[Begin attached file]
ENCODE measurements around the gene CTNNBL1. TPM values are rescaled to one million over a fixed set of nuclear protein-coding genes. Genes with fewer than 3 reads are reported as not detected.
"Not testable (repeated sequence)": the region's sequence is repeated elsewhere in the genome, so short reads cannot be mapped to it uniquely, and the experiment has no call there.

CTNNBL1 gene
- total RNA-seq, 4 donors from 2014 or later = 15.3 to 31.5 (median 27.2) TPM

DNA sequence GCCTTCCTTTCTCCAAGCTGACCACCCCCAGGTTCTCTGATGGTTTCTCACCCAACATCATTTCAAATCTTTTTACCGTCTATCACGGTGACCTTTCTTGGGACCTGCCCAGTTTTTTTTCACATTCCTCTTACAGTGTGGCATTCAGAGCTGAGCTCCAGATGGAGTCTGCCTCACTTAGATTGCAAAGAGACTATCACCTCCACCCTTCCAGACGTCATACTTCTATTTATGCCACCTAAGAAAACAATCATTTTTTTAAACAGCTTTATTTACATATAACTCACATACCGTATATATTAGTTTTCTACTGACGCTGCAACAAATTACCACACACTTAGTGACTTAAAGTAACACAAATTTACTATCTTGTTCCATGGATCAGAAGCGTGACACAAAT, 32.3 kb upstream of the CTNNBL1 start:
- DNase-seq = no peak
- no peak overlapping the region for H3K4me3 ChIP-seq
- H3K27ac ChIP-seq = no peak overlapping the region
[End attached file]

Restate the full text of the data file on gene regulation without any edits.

ENCODE measurements around the gene CTNNBL1. TPM values are rescaled to one million over a fixed set of nuclear protein-coding genes. Genes with fewer than 3 reads are reported as not detected.
"Not testable (repeated sequence)": the region's sequence is repeated elsewhere in the genome, so short reads cannot be mapped to it uniquely, and the experiment has no call there.

CTNNBL1 gene
- total RNA-seq, 4 donors from 2014 or later = 15.3 to 31.5 (median 27.2) TPM

DNA sequence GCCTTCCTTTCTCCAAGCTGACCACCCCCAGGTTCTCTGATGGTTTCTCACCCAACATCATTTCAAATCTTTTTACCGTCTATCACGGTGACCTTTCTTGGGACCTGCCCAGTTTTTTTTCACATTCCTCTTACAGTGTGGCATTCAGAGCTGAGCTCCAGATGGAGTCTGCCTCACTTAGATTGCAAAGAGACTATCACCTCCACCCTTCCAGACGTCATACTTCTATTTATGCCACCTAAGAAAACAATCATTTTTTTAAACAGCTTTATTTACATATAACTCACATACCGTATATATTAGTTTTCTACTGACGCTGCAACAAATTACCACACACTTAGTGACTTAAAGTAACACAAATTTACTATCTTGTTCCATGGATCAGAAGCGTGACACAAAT, 32.3 kb upstream of the CTNNBL1 start:
- DNase-seq = no peak
- no peak overlapping the region for H3K4me3 ChIP-seq
- H3K27ac ChIP-seq = no peak overlapping the region